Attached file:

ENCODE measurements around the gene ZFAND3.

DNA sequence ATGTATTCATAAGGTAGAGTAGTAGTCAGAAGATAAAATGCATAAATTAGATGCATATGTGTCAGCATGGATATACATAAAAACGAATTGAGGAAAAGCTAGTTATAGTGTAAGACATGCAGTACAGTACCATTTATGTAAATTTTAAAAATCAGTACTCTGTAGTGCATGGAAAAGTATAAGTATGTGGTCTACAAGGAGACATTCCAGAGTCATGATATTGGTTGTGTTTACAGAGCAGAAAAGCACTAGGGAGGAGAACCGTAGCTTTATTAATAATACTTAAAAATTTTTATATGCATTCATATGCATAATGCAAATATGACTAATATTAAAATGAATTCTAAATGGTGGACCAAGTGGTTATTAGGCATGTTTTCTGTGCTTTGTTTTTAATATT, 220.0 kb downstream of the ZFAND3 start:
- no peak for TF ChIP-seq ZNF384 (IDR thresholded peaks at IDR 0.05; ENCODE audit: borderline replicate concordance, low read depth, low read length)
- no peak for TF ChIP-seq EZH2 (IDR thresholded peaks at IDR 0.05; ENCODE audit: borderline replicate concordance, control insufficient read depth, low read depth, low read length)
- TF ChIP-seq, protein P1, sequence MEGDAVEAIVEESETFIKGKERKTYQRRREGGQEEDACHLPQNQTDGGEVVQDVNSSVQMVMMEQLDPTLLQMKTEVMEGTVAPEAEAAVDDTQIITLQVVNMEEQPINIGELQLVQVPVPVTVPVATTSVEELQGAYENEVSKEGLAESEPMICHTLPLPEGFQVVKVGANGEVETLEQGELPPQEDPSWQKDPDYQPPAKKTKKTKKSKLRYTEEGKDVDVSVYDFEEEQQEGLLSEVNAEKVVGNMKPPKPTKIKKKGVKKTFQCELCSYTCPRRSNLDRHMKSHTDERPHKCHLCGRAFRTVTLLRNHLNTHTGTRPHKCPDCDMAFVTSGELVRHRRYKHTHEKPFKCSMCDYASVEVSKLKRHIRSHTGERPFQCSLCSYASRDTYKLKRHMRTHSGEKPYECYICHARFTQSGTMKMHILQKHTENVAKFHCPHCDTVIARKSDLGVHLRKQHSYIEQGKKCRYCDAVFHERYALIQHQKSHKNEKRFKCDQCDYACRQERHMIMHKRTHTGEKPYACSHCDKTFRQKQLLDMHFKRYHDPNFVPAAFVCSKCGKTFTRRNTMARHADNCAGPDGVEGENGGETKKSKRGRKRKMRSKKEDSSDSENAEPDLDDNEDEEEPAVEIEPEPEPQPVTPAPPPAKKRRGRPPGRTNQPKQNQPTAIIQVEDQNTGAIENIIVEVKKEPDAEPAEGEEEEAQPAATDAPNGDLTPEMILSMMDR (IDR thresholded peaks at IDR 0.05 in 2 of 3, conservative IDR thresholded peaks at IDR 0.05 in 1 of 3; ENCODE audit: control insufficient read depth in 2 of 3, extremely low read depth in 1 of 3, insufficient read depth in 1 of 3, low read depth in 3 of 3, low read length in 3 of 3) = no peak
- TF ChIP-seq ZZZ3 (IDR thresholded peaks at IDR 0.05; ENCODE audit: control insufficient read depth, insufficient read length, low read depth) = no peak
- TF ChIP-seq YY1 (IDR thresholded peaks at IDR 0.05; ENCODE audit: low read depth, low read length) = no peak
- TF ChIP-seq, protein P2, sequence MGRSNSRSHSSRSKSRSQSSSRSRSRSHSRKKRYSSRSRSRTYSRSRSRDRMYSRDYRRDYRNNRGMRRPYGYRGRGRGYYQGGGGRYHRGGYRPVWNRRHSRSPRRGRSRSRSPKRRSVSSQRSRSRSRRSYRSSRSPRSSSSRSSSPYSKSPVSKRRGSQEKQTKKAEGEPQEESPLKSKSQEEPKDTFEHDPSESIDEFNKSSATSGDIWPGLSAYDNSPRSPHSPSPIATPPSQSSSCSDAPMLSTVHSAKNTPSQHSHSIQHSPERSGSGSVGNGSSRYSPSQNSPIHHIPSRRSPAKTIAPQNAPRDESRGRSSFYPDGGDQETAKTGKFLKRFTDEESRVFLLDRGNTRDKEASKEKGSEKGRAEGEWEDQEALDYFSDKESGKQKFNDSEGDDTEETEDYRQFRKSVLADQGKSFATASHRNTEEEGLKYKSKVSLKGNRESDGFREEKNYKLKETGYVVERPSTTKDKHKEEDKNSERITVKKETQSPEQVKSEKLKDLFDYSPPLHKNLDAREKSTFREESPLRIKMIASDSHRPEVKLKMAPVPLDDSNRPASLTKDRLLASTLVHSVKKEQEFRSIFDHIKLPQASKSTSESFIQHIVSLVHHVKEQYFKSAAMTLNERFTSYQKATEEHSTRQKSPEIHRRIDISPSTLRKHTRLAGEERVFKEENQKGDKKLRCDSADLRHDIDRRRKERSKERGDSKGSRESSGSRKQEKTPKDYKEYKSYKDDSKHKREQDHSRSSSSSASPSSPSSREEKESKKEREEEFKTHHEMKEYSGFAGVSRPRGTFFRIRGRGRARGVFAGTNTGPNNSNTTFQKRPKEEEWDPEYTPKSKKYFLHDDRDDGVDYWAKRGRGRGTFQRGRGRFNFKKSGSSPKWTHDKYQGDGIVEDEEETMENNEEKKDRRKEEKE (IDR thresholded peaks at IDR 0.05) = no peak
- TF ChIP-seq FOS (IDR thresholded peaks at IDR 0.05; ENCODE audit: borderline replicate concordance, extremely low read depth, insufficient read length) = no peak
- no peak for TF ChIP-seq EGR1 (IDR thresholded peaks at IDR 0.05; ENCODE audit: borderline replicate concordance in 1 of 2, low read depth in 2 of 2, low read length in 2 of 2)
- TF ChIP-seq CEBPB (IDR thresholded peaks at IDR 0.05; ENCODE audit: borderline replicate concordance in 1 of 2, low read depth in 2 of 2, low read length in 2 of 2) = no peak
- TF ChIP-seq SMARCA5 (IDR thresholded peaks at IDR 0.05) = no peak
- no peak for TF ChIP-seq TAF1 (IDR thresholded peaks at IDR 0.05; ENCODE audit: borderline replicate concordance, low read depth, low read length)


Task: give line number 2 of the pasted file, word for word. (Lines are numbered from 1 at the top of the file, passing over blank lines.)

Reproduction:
DNA sequence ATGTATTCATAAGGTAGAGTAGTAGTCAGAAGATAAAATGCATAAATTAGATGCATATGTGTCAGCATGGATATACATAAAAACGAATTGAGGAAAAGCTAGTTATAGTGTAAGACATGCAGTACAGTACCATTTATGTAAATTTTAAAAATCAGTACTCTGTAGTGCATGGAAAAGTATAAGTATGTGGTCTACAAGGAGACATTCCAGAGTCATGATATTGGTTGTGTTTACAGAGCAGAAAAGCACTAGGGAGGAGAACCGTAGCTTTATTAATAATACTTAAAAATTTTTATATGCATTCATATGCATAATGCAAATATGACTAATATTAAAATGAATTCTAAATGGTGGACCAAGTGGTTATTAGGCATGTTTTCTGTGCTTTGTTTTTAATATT, 220.0 kb downstream of the ZFAND3 start: